Biggest Africa investor goes to London for Lonmin decision

Posted on

South Africa’s Public Investment Corp. faces a tough choice: back Sibanye Gold Ltd.’s takeover of Lonmin Plc, and take a hit on its investment, or scupper the deal and risk having to pony up more cash for the platinum miner. When Lonmin shareholder votes are tallied next Tuesday at a meeting in London, the PIC’s… Read More

Platinum firms gear up for tough South Africa wage talks

Posted on

The world’s top platinum miners are bracing for a fresh round of negotiations with South African workers as a rise in producer profits is likely to provoke higher wage demands from labour unions including the militant AMCU. Higher prices for palladium and rhodium and a weaker rand currency have boosted profits at miners such as… Read More

South Africa's firebrand mine unionist is headed for a showdown

Posted on

One of the most polarizing figures in South African mining, union leader Joseph Mathunjwa, has never hesitated to go head-to-head with powerful CEOs. Now he may have to face down the government. Mathunjwa’s Association of Mineworkers and Construction Union has upended labor relations in the local mining sector, leading long and crippling strikes as it… Read More

Anglo steps up defense to repel Agarwal's interest: Telegraph

Posted on

Anglo American Plc (LON:AAL) has hired three investment banks to fend off a potential takeover bid from the billionaire owner of Vedanta Resources Ltd (LON:VED), Anil Agarwal, the Telegraph reported, citing unidentified people. Agarwal has previously stated he had no intention to take over the miner, but bankers think he is now working with adviser… Read More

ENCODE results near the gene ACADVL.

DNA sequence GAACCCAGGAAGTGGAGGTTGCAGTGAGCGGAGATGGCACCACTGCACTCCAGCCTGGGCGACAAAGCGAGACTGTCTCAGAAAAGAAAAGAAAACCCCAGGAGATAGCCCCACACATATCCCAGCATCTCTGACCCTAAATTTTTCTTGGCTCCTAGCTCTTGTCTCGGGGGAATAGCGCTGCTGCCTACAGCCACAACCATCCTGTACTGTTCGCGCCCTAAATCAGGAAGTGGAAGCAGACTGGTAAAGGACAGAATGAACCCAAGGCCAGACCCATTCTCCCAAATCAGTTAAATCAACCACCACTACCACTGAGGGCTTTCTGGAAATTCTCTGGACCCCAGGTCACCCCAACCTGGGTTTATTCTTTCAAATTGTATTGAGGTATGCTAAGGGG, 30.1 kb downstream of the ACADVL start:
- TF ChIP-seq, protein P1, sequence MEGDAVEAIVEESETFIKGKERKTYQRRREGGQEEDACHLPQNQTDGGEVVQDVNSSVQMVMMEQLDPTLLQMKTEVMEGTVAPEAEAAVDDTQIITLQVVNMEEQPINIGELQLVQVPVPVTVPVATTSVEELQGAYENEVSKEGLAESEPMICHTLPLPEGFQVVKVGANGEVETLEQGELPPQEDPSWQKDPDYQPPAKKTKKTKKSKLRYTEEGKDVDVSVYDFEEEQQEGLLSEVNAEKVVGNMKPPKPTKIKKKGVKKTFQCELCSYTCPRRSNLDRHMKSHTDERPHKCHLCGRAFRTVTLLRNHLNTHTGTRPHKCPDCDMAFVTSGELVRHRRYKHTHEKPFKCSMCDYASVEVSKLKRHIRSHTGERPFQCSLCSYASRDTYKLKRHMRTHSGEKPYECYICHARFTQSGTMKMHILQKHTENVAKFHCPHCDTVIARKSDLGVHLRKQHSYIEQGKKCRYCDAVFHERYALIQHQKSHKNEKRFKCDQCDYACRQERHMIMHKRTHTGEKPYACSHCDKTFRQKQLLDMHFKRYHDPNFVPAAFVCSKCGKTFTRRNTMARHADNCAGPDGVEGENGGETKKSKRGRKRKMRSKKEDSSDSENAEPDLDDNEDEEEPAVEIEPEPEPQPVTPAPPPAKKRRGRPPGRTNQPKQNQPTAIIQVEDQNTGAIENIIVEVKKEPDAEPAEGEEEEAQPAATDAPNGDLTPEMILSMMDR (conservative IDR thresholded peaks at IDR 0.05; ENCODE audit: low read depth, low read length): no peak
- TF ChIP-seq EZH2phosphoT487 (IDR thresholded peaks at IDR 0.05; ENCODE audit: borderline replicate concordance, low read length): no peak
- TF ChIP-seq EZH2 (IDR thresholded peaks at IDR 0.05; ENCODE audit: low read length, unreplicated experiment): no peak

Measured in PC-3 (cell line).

Palladium prices still aren’t high enough: David Fickling

Posted on
1200x 1

Platinum’s lesser-known cousin keeps going from strength to strength. Palladium, once considered an unattractive byproduct of platinum mining until the rise of catalytic converters in the 1970s, is hitting new records. Spot metal peaked at an all-time high $1,344.41 a troy ounce Wednesday. Over the past month, it’s been more costly than gold, which hasn’t… Read More

Mainstream media acknowledges China will likely compel Saudi’s to sell oil in RMB, causing major hit to dollar and Petrodollar

Posted on

In an interview on CNBC on Oct. 11, economist Carl Weinberg told the business network that China is going to compel Saudi Arabia to sell them their oil in the Yuan currency, which will have a serious consequence to the dollar and the Petrodollar system.
Beijing is likely to “compel” Saudi Arabia to sell crude oil in yuan, and others will follow, according to the chief economist and managing director at High Frequency Economics Carl Weinberg. This will hit the US dollar, he says. In an interview with CNBC Weinberg said China has become a key player in the oil market since overtaking the US to become the world's largest importer. Saudi Arabia has “to pay attention to this because even as much as one or two years from now, Chinese demand will dwarf US demand,”Weinberg told the media.
“I believe that yuan pricing of oil is coming and as soon as the Saudis move to accept it — as the Chinese will compel them to do — then the rest of the oil market will move along with them,” he added. A..